A long morning of preparations payed off.  Eliza and I ended up wining second prize, and Jonas and Toma scored third.  Everything was delicious including the asparagus ice cream, first prize winning herb infused sodas, and even the nutria stew. (tangy…)  The consensus is: foraging is super way to learn about a place, there really is a tonne of stuff that grows right outside your door, just waiting to be picked, and prepared into something tasty.

After all the foraging/preparing/eating we realized that the conference had only just begun.  Good thing there was so much foraged nutrition in our systems because Saturday was a long day.   Conference headliner/big-shot Marc Dion gave a noon thirty lecture covering some of his work and research on the history of museums, fetish objects, Wunderkammer/cabinets of curiosity and the re thinking of systems of classification through re-ordering of objects.  After an hour and a half in a packed lecture hall,  I emerged considering new taxonomical possibilities for life out side of the museum….

The afternoon was spent considering states of broken-ness and (dis)repair through an examination of various forms of  love necessary to lead a balanced life/art practice.  I had applied to participate in a collaborative project,  mending broken objects, with Chicago based artists Sarah Black and John Preus.  The object in question:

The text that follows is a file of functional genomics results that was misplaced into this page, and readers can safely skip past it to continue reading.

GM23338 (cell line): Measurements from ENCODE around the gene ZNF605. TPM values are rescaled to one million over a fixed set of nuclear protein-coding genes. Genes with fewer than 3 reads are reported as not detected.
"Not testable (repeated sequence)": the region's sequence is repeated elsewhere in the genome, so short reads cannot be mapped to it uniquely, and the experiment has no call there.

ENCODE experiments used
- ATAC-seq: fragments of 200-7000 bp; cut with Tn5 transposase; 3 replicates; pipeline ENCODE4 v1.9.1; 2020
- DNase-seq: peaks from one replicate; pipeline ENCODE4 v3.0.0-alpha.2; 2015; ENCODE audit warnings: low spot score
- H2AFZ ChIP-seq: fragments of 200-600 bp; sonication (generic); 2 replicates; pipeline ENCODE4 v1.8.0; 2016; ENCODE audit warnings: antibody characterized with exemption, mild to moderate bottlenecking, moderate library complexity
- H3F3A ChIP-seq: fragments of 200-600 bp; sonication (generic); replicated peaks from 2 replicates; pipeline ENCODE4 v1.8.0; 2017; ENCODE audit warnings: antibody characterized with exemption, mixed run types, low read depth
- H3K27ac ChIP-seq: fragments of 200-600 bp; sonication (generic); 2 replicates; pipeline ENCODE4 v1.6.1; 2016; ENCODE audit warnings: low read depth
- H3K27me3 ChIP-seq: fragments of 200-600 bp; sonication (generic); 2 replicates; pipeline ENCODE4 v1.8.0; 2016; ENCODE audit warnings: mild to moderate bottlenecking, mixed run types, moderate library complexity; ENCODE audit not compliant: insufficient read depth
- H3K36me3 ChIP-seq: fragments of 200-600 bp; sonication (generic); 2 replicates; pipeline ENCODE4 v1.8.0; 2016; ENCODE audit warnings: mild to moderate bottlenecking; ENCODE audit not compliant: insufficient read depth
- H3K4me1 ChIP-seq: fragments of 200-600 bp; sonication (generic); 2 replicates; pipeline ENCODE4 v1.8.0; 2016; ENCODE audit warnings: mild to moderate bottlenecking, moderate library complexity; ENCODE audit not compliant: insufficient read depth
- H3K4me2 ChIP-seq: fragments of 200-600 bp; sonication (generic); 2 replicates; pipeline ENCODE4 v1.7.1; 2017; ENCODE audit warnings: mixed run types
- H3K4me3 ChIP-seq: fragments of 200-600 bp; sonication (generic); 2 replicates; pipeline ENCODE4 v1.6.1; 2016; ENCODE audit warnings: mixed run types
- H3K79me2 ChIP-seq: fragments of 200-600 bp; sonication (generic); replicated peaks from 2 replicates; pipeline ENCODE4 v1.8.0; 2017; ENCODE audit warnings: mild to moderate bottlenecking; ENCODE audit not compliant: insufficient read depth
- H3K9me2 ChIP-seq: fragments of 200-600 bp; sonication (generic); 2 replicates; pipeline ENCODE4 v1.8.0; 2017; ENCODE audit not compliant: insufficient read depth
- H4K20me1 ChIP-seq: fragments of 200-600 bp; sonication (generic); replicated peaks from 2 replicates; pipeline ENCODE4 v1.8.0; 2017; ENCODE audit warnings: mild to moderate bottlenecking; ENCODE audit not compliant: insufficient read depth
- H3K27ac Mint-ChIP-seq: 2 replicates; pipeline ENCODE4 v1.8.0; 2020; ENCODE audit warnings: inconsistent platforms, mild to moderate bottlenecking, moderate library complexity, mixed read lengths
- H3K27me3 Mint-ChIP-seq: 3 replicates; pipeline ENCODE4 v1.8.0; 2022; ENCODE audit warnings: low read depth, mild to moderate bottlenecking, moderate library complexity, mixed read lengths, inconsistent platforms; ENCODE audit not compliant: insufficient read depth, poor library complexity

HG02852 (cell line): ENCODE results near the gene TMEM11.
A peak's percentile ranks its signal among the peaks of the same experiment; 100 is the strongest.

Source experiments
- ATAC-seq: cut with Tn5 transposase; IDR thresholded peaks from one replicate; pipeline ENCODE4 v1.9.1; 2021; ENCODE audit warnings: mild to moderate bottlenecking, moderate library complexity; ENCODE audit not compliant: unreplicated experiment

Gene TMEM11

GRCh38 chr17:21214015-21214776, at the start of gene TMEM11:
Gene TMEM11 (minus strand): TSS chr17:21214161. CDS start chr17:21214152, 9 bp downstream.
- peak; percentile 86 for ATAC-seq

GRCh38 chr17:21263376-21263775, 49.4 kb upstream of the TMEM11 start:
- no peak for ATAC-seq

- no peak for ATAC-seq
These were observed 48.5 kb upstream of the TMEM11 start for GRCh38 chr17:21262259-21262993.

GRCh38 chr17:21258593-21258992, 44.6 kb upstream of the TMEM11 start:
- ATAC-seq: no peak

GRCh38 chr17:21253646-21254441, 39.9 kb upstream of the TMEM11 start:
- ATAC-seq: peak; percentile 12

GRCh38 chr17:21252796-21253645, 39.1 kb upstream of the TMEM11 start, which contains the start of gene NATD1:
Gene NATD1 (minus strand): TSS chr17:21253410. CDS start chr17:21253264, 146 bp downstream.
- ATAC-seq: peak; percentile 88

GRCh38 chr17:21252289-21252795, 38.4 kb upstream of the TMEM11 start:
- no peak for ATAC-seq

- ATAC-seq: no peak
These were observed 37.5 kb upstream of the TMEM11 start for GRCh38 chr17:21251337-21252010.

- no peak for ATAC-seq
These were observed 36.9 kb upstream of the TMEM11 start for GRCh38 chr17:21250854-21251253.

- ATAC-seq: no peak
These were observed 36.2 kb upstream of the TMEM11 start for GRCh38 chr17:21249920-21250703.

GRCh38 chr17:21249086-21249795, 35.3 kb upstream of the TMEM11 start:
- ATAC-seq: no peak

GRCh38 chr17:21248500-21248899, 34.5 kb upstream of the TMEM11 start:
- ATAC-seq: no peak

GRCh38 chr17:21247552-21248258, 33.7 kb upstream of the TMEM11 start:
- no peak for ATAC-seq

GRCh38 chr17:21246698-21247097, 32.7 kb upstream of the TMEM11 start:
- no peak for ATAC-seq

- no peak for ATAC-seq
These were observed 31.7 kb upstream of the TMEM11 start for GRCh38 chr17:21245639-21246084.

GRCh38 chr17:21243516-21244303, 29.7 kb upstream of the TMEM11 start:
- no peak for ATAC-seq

One human heart.
Fist sized, 26 years old, 1984 western Canadian model.
In fair condition with a few bumps and bruises, slightly wind blown from being worn often on the sleeve.
Now, in answer to many questions I encountered over the course of the weekend, I was/am not, feeling particularly broken hearted over one person, or situation.  The state off broken-ness pertaining to my ticker, was in a more general and existential sort of way.  I believe in various forms of love, out side of romantic love.  I believe in a balance, of romantic love, friendship love, familial love, love of art, love of life, (to name a few.)  So no, i am not in a weepy state of  broken heartedness over that one who got away.  I was feeling rather confused about whether to be dysfunctional is to be broken, when I submitted my broken object to the project late at night with a glass of wine in one hand, and my heart in the other, (typing with my tongue.)
I had no idea as to how the encounter would be conducted.  I had thrown these artists a bit of a curve ball, and they went for it.   I went to the meeting well versed in life experience and the words of Erich Fromm, with some good pals, Aliya Bonar and Hanna Clark, and an “open heart.” (oh sorry, so cheesy.)
The encounter amounted to a long discussion about love.  Love is a topic, that everybody has something to say about, regardless of class, race, age of discipline.  Its a pretty relatable topic. The conversation ranged from tools, to trajectories, ripping muscles,  to pop culture, and karaoke.  You can hear the whole conversation HERE (eventually)